Michael Wallace The "wall of worry" surrounding the November Presidential election has clouded judgment about the stock market and the underlying strength of the U.S. economy. That goes for the bellwether technology sector, too. And in the short term, anxiety about a possible terrorist attack during the Republican Convention in New York Aug. 30-Sept. 2, civil unrest in Iraq, record-high energy prices, and the risk of a rollback in tax cuts have all conspired to undermine investor confidence.
Yet, beneath the anxiety is plenty of good economic news. Corporations remain flush with profits, interest rates are still low, and business investment in productivity-enhancing technology continues to reap dividends. Barring a replay of 2000's drawn-out "hanging chad" election debacle, investors have reason to be optimistic: The strong links between business capital investment, productivity, and a robust tech sector suggest that the outlook for gross domestic product (GDP) growth should only improve after the elections.
A RECORD FOR CHIPS? In particular, tech should lead the way, forging ahead at the sector's most impressive clip since the last millennium. The Semiconductor Industry Assn. (SIA) reported a 40.3% year-over-year gain in chip sales, to $17.8 billion, for June. In the second quarter, they hit $53.45 billion globally, a 9.5% increase from the first quarter. The SIA says sales are on track for a record $214 billion pace for the year, bolstered by strong sales in the second half, though some moderation is expected into 2005.
Sales of dynamic random-access memory (DRAM) chips have increased more than 100% year-over-year in the second quarter, thanks to strong PC demand -- pushing second-quarter capacity use in the industry into the high 90s, as end users have managed to keep inventories lean. Semiconductors International reported that chipmakers operated at a 95.4% capacity in the June quarter -- the highest in more than four years -- implying that additional factory capacity would have to be brought on-line to meet future demand.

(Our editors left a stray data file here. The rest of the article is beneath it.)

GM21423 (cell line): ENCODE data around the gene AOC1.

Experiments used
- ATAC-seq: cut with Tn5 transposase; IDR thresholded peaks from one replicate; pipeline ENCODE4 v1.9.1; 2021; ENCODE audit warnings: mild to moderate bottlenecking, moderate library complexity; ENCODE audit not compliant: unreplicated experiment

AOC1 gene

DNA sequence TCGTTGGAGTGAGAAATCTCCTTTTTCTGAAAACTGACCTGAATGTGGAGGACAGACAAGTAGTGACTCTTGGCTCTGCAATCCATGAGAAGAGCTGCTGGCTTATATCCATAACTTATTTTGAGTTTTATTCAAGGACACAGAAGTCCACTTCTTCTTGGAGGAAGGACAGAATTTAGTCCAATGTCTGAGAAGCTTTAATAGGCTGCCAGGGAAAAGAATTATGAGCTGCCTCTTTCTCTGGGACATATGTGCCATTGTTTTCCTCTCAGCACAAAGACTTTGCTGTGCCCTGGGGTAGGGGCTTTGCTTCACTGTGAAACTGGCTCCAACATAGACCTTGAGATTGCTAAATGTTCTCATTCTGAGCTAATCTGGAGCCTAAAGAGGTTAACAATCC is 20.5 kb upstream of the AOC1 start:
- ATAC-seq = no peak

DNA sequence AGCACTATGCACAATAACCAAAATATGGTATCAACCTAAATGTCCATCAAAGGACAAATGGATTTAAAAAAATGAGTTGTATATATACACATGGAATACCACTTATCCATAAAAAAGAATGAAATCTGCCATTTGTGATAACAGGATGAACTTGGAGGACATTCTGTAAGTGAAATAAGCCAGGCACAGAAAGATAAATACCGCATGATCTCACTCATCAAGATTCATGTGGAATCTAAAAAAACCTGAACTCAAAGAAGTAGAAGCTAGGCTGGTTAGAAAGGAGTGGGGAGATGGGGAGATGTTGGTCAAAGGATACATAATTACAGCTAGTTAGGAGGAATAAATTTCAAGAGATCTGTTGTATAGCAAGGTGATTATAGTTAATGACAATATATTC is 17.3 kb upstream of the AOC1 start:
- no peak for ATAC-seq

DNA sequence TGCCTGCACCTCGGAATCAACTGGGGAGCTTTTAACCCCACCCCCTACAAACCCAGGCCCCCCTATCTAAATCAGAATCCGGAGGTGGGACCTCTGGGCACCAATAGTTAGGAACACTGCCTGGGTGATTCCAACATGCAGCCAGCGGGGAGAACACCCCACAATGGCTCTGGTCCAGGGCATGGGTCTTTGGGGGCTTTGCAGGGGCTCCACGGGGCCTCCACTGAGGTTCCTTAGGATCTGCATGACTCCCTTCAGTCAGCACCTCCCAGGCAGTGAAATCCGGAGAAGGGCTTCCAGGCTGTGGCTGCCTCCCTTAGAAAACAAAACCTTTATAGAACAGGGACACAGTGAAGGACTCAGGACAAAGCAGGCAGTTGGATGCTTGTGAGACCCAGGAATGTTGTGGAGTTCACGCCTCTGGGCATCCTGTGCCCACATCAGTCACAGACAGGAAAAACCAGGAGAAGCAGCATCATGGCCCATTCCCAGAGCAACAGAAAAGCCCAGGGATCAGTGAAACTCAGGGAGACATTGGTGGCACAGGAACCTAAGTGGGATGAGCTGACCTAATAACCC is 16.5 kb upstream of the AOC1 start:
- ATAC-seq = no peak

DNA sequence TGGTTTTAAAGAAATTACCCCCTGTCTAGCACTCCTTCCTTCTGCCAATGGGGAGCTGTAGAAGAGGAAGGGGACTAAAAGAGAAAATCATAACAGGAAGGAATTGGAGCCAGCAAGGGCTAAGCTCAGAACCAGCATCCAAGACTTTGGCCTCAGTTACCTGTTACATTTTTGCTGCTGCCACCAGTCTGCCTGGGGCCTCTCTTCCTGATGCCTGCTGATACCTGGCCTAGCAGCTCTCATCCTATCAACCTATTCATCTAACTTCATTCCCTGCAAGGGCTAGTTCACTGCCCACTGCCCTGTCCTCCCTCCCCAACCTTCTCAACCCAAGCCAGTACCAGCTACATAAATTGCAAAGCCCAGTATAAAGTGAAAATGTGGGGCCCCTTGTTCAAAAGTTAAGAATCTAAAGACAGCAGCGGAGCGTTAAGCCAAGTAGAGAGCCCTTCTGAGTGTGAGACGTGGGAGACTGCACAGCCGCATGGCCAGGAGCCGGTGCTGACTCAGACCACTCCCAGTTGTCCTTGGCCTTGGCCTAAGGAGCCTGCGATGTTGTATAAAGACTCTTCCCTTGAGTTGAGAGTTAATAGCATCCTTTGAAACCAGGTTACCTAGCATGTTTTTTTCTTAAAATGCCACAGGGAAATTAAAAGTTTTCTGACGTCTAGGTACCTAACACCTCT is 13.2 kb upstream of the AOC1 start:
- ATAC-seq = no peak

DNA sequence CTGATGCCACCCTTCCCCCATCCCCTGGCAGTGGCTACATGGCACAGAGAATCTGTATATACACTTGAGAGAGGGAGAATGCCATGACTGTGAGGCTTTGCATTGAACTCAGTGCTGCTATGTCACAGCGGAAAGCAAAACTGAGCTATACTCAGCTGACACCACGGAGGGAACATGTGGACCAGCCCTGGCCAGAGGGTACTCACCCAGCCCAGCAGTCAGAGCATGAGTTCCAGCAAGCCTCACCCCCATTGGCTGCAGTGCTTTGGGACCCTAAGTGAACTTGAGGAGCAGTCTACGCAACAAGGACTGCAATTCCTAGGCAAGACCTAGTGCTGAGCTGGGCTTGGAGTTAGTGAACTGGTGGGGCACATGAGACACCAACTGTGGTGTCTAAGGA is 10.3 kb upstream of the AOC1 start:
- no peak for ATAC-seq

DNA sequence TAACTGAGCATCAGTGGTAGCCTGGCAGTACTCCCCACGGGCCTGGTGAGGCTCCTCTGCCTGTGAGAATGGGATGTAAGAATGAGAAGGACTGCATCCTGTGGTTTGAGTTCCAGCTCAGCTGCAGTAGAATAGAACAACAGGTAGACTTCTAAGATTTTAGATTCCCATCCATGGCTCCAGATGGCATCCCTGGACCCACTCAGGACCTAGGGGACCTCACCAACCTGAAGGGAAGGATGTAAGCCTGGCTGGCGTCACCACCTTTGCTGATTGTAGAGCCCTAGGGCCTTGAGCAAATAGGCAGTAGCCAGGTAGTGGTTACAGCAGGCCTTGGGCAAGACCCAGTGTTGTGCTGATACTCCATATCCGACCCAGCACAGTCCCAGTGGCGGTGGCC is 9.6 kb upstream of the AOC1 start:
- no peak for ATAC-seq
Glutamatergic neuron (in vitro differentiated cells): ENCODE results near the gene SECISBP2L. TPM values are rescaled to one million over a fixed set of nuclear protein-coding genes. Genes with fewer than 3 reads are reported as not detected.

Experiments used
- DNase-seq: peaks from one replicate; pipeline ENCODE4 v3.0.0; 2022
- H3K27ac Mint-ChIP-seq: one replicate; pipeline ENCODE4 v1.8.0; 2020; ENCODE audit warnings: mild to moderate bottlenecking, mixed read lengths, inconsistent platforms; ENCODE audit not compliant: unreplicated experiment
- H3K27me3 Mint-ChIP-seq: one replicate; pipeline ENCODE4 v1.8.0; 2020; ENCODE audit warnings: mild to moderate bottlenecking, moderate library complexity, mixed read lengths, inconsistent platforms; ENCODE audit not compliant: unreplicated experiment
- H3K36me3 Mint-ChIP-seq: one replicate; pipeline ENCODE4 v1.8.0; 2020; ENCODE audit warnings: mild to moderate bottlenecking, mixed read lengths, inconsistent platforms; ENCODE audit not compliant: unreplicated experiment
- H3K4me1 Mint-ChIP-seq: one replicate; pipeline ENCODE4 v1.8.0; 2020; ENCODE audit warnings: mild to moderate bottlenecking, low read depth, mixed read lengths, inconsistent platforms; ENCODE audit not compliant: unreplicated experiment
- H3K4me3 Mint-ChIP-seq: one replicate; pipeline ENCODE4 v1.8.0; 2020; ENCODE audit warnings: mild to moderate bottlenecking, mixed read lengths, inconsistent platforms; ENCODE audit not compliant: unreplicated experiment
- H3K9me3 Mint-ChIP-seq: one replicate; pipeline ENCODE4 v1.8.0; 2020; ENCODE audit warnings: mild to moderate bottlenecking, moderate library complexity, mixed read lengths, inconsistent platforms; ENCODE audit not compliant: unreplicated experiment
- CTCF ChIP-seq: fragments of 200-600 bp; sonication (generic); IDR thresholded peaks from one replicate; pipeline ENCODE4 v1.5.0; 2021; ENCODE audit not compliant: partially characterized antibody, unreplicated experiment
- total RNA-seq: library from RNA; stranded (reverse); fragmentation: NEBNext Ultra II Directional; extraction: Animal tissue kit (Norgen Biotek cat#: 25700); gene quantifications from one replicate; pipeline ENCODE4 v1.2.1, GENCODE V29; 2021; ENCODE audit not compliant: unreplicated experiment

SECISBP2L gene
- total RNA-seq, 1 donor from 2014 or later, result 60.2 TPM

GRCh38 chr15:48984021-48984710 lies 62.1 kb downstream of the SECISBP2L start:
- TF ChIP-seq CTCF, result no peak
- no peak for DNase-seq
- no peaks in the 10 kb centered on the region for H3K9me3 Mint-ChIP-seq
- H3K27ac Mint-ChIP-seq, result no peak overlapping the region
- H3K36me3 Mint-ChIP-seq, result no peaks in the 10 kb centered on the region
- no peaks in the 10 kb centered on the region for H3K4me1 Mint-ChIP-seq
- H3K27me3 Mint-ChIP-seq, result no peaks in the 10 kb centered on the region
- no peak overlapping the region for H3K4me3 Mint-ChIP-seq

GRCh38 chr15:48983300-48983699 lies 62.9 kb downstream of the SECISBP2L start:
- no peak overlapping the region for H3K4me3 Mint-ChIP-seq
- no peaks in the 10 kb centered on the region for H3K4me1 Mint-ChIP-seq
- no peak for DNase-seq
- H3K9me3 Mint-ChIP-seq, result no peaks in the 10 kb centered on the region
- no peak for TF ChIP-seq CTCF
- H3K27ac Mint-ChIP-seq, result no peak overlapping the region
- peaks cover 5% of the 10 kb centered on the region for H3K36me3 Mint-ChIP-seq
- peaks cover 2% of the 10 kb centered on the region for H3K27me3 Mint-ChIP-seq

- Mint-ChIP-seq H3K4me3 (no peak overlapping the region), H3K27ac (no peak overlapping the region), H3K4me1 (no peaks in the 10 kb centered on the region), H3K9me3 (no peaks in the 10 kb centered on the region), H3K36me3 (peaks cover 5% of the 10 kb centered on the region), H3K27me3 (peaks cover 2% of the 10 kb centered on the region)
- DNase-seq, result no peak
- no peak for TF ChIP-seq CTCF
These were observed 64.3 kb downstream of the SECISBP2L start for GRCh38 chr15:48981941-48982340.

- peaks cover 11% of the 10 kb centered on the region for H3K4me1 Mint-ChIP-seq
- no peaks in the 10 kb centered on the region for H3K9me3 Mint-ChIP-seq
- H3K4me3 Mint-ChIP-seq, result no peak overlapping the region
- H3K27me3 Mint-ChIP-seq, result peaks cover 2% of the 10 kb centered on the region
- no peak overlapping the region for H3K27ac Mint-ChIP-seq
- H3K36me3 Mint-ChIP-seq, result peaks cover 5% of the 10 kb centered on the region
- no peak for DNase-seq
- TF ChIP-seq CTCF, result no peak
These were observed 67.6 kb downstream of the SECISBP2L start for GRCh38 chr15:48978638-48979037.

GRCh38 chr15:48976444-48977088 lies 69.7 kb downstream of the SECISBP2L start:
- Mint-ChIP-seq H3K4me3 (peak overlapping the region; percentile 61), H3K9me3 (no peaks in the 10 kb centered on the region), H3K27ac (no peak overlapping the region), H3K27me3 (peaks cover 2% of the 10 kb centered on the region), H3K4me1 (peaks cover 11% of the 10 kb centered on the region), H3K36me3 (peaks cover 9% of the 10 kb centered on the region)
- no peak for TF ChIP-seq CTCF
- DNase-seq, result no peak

Second-quarter sales of wireless chips leaped by 86.5%, and chips for digital cell phones and cameras surged 52.4% compared with last year. Regionally, Asia-Pacific led with a 61% year-over-year growth rate, with 30% for the Americas, Europe at 29%, and Japan at 26%.
POSITIVE SPIN. The semiconductor industry book-to-bill ratio fell to 1.05 in the preliminary July data, from 1.07 in June, which was at odds with the more optimistic big picture in the tech sector. Book-to-bill translates into $105 in orders received for every $100 in billings and tracks three-month moving averages on orders for semiconductor equipment worldwide by North American-headquartered manufacturers, but not the chip sales themselves.
The ratio continued its steady erosion to the lowest level this year from higher marks set earlier in the spring, such as 1.15 in February. Overall, the chip-equipment industry put a positive spin on the data, suggesting that bookings, most recently at $1.61 billion, had increased each month for the last 11 months to the highest level since early 2001. Indeed, the underlying picture for the sector appears even more solid when considering emerging capacity constraints.